Tuesday, October 30, 2012

That Voodoo That You Do

For those of you who don't know, I have studied the history and lore of the practice of voodoo for almost twenty-five years. It isn't something I consciously decided to take up in the hope of improving my love life or turning someone into a zombie. (Although, now I think about it, turning Gerard Butler into my voodoo love slave does have a certain appeal!)

I became interested in voodoo when I played research assistant (translation - driver, note taker, secretary and gopher) to one of the most eccentric professors ever to grace the hallowed halls of the University of Southern Mississippi - Dr. O (aka The Professor of Enemy Languages - He taught German and Russian.) The study of the voodoo religion as practiced in Louisiana was a passion of his and he did a great deal of research on the subject in the years I knew him. Research I was fortunate enough to have a front row seat to, which resulted in my meeting some fascinating people and seeing some amazing and quite unbelievable things.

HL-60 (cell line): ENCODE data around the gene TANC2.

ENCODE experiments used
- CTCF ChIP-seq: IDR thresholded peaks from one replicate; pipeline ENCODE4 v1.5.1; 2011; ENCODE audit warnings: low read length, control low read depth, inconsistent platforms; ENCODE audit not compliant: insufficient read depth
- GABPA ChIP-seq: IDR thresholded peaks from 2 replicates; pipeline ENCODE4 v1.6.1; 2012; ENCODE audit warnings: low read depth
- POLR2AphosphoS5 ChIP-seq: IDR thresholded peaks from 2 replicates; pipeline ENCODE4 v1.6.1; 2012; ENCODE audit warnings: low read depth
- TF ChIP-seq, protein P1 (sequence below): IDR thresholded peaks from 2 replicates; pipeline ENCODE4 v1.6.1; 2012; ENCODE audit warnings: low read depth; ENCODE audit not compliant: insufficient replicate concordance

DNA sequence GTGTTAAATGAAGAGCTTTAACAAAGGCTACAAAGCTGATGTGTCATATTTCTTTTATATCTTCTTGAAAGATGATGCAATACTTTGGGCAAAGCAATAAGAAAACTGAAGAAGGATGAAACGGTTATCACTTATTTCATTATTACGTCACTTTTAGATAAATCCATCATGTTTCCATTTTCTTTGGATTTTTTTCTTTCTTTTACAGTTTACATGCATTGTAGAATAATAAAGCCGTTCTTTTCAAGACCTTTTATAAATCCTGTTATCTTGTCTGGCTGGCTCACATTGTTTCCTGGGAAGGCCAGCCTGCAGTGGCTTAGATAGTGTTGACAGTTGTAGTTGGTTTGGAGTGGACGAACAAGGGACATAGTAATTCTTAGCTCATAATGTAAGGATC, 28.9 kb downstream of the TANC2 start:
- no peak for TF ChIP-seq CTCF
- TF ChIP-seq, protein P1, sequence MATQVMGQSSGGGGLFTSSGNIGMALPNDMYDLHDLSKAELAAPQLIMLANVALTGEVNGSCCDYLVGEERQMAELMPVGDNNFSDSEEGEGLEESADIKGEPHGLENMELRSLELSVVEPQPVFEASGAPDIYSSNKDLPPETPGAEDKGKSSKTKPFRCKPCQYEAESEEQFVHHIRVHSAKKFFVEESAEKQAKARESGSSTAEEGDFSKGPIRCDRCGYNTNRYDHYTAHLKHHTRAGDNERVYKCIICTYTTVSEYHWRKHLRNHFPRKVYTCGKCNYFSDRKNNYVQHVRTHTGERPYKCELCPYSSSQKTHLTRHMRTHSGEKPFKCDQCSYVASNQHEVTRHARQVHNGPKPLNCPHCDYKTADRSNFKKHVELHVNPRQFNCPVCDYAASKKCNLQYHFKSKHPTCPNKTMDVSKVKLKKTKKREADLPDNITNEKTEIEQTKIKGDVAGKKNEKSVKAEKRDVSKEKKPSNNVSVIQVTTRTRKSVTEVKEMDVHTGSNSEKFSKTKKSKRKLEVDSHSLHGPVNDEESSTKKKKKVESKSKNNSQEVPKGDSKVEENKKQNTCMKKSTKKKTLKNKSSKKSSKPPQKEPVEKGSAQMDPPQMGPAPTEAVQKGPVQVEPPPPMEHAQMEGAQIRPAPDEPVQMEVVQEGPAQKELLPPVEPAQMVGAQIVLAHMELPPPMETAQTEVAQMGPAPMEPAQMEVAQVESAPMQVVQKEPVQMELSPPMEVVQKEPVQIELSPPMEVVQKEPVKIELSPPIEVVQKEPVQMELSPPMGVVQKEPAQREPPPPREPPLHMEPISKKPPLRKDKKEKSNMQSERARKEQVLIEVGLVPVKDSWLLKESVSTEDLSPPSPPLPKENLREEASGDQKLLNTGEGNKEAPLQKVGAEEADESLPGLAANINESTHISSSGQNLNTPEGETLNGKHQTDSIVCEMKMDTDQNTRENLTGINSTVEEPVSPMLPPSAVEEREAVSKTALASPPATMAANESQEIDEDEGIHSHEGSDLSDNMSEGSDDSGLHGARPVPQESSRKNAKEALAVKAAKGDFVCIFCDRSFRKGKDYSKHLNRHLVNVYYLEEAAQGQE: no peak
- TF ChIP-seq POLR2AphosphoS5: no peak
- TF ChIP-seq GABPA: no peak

I don't really intend to post a long, drawn-out dissertation on voodoo today. If anyone has any specific questions or wants to be pointed to some great research resources I would be happy to do so. Just zip me an e-mail and I'll do the best I can to help. (louisa@louisacornell.com)